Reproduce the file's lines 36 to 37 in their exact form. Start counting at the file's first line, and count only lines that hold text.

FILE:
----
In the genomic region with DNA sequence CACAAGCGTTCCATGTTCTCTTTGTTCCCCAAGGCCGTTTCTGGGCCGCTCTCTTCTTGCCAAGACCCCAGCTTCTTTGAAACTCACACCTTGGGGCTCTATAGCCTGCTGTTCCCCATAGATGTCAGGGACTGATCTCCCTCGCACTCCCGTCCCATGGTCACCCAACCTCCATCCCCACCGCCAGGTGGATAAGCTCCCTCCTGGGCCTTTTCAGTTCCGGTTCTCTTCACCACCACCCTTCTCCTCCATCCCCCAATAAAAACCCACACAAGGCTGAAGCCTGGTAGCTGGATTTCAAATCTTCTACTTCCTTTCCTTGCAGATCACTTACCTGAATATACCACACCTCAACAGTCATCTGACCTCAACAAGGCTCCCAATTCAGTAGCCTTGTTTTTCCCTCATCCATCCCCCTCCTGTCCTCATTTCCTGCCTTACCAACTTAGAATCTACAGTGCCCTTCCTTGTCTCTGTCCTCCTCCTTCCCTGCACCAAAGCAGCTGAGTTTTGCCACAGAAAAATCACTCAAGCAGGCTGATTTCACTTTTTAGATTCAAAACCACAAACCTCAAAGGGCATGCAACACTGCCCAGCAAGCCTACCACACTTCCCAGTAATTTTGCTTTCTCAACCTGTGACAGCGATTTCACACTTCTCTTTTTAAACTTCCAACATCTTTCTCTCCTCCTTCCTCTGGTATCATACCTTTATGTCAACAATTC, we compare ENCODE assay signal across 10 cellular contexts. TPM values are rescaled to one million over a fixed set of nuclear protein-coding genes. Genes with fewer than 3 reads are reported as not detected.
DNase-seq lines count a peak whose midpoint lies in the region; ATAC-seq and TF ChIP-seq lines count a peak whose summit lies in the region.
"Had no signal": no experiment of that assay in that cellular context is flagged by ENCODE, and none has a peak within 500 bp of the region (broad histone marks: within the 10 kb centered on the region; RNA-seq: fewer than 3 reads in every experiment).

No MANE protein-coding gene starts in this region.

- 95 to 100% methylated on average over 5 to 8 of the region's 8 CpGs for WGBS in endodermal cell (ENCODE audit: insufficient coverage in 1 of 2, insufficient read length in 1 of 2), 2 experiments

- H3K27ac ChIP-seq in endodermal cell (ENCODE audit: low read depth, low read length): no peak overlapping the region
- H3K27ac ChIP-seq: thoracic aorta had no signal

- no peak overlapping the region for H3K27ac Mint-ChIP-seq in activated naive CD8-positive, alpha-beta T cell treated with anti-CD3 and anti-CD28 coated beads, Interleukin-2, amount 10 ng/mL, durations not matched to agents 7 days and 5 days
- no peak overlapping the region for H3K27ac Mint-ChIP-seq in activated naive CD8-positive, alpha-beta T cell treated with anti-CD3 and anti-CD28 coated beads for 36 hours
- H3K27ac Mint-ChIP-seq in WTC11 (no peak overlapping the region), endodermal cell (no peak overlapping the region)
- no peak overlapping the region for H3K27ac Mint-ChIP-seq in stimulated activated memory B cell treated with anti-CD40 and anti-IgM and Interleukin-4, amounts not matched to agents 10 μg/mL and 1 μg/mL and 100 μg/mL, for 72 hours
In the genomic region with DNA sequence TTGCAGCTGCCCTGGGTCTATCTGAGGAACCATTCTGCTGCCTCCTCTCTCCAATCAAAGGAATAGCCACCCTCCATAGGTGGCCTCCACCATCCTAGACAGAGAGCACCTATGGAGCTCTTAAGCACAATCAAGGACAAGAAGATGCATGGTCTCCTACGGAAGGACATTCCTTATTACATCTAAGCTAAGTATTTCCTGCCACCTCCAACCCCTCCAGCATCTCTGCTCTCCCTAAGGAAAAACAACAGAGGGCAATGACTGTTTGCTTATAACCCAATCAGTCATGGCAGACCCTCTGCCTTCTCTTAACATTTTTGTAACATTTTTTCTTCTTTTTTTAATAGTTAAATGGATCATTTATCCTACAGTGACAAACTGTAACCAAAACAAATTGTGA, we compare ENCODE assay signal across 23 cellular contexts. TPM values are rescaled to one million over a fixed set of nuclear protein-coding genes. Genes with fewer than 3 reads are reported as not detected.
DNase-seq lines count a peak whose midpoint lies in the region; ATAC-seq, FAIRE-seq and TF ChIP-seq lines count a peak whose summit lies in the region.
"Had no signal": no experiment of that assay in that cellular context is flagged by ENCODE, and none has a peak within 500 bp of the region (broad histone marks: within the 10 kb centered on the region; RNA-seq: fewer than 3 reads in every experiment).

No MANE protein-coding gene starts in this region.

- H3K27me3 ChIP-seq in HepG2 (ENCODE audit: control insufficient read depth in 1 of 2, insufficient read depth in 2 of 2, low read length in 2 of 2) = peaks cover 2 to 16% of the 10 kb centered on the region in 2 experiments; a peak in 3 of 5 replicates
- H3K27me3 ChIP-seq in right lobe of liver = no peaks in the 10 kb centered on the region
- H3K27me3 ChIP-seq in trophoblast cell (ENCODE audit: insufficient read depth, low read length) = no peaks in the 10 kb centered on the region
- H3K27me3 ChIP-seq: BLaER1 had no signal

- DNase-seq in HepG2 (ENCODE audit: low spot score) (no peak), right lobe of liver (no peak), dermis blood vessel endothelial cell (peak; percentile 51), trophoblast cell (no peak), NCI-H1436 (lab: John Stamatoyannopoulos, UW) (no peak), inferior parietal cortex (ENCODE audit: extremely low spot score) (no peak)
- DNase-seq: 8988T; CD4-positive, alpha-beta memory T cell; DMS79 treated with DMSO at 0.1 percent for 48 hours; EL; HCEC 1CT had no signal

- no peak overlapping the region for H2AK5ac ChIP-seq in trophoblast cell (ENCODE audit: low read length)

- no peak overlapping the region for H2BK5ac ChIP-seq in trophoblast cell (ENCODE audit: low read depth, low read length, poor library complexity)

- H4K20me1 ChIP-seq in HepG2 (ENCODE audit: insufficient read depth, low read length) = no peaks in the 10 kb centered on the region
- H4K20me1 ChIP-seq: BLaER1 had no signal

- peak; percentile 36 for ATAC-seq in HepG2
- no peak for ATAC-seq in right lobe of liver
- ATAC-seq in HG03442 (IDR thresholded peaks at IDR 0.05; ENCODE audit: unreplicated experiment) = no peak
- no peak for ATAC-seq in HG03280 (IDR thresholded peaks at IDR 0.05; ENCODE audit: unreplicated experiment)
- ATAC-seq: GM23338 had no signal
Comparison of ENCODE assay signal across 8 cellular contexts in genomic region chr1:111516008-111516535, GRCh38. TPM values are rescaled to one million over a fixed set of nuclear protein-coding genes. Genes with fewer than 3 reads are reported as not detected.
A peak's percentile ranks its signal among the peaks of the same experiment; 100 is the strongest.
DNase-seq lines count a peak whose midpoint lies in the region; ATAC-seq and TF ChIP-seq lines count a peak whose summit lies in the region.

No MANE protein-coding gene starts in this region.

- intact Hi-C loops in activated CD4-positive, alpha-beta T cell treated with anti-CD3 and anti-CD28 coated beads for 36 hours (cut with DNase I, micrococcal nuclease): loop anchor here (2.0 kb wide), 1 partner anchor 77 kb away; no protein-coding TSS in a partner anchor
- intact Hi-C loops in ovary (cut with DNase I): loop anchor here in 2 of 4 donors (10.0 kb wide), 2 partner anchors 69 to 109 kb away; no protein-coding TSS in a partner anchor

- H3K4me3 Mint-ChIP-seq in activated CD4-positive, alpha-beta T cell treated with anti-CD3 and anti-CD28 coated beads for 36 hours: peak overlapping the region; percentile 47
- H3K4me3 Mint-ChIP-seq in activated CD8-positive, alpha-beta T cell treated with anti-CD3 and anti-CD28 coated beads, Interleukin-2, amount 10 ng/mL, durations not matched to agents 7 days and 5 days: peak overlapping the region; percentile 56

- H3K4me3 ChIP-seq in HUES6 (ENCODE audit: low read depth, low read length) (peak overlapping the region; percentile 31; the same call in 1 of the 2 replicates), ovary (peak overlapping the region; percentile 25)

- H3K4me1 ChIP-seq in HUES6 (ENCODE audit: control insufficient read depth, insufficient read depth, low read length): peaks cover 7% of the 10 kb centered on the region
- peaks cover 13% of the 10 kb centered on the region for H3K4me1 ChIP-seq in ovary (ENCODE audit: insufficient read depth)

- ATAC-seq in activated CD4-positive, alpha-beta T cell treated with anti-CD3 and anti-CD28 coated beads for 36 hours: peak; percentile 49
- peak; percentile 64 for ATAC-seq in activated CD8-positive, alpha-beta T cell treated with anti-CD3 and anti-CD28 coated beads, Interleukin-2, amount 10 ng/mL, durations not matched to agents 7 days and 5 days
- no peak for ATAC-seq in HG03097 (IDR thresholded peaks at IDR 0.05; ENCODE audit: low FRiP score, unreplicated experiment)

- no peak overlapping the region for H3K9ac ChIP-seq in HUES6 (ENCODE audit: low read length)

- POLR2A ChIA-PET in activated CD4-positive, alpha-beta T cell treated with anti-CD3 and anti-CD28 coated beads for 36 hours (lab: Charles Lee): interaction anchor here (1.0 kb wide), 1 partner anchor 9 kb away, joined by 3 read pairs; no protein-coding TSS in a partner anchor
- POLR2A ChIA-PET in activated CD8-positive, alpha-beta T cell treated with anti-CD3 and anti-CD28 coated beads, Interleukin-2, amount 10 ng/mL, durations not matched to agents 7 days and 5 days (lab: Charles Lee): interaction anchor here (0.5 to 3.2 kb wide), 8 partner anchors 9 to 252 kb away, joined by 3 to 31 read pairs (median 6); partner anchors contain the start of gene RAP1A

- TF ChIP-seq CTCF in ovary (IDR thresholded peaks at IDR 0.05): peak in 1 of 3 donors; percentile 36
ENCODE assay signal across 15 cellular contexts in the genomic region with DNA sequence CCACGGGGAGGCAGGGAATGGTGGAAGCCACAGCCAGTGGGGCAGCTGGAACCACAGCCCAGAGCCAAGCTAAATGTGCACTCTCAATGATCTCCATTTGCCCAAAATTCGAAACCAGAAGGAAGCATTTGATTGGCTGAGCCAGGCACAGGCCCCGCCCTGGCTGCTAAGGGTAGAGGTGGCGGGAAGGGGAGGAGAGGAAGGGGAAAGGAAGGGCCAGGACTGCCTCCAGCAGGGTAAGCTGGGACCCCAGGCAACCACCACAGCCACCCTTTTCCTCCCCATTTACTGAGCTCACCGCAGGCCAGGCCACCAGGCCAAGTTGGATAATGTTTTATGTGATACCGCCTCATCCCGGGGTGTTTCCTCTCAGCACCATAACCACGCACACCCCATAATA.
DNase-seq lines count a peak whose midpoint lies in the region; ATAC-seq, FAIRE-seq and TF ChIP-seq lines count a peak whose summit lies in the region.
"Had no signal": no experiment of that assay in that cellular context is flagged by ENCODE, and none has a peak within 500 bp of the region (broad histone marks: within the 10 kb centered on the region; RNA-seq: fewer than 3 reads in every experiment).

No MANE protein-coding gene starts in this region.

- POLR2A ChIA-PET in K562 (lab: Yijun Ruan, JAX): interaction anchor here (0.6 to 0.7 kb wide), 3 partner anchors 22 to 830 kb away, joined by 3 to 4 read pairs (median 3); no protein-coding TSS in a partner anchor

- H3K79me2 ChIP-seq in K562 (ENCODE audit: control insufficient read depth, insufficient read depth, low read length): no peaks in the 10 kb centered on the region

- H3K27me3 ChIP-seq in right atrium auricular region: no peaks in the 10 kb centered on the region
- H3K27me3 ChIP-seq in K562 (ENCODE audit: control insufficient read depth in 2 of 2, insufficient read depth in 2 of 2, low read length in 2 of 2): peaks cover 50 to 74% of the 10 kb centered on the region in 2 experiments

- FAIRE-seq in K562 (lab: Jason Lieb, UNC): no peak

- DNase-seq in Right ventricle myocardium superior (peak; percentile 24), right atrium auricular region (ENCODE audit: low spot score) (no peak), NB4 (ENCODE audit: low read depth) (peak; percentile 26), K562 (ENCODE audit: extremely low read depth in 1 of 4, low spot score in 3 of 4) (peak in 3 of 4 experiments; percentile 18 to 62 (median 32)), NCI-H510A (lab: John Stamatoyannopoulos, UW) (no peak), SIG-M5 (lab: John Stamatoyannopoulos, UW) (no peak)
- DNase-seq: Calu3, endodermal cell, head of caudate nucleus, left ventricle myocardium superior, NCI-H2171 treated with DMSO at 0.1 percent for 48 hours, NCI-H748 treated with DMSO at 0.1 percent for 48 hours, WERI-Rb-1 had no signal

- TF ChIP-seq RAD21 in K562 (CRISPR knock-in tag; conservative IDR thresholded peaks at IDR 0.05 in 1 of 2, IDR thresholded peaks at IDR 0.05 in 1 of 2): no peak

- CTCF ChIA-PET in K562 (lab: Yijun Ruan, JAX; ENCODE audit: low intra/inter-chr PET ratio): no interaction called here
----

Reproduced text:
- intact Hi-C loops in ovary (cut with DNase I): loop anchor here in 2 of 4 donors (10.0 kb wide), 2 partner anchors 69 to 109 kb away; no protein-coding TSS in a partner anchor

- H3K4me3 Mint-ChIP-seq in activated CD4-positive, alpha-beta T cell treated with anti-CD3 and anti-CD28 coated beads for 36 hours: peak overlapping the region; percentile 47